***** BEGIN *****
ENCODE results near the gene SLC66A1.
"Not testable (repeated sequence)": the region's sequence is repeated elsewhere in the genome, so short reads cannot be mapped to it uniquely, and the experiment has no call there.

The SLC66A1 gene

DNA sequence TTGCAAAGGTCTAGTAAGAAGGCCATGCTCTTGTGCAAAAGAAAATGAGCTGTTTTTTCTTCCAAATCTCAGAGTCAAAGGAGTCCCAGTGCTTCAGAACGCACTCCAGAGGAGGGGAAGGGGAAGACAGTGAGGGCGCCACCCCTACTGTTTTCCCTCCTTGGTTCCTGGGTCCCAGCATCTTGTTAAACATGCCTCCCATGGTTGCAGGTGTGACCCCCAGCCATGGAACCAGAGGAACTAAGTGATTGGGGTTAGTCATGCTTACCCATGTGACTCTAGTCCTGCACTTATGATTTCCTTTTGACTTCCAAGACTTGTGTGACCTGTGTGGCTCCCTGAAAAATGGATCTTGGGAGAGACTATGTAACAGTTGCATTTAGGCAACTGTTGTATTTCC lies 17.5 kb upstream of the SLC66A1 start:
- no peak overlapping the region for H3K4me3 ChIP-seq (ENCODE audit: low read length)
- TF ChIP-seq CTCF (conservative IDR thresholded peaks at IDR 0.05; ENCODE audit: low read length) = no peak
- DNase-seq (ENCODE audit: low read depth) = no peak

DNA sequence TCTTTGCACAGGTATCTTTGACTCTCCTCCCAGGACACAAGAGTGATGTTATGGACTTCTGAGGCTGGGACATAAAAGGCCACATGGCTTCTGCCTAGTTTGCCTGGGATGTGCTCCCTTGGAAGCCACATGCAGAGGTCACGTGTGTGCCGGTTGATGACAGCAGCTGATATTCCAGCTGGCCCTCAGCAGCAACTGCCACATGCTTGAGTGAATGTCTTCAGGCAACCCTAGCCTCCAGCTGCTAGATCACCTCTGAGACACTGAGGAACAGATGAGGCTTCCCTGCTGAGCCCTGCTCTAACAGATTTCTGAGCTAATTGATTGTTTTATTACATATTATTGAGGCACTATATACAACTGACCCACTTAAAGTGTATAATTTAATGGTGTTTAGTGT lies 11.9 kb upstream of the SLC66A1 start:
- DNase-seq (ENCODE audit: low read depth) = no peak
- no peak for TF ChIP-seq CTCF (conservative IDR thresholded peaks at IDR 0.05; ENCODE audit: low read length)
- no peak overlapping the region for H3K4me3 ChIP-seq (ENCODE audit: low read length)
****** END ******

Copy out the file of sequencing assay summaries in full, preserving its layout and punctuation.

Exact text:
ENCODE results near the gene SLC66A1.
"Not testable (repeated sequence)": the region's sequence is repeated elsewhere in the genome, so short reads cannot be mapped to it uniquely, and the experiment has no call there.

The SLC66A1 gene

DNA sequence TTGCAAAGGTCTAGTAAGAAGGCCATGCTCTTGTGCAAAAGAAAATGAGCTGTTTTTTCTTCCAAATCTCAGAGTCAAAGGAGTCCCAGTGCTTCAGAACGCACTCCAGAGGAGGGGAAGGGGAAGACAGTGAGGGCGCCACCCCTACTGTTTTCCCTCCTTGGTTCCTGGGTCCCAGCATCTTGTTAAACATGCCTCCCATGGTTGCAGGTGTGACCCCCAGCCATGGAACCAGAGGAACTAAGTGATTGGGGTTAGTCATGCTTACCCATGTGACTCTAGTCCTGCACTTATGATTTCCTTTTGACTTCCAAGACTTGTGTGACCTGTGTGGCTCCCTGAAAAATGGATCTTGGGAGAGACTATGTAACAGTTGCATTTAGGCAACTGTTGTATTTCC lies 17.5 kb upstream of the SLC66A1 start:
- no peak overlapping the region for H3K4me3 ChIP-seq (ENCODE audit: low read length)
- TF ChIP-seq CTCF (conservative IDR thresholded peaks at IDR 0.05; ENCODE audit: low read length) = no peak
- DNase-seq (ENCODE audit: low read depth) = no peak

DNA sequence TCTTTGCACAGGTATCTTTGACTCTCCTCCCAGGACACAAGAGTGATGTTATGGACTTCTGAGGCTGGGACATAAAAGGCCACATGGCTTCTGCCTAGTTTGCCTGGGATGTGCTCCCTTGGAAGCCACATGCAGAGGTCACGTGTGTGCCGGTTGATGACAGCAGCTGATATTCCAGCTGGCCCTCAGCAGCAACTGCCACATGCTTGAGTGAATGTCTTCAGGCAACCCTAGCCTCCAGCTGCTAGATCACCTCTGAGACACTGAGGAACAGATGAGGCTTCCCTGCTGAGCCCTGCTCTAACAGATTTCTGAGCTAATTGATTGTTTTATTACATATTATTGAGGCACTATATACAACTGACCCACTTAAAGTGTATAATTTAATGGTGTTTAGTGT lies 11.9 kb upstream of the SLC66A1 start:
- DNase-seq (ENCODE audit: low read depth) = no peak
- no peak for TF ChIP-seq CTCF (conservative IDR thresholded peaks at IDR 0.05; ENCODE audit: low read length)
- no peak overlapping the region for H3K4me3 ChIP-seq (ENCODE audit: low read length)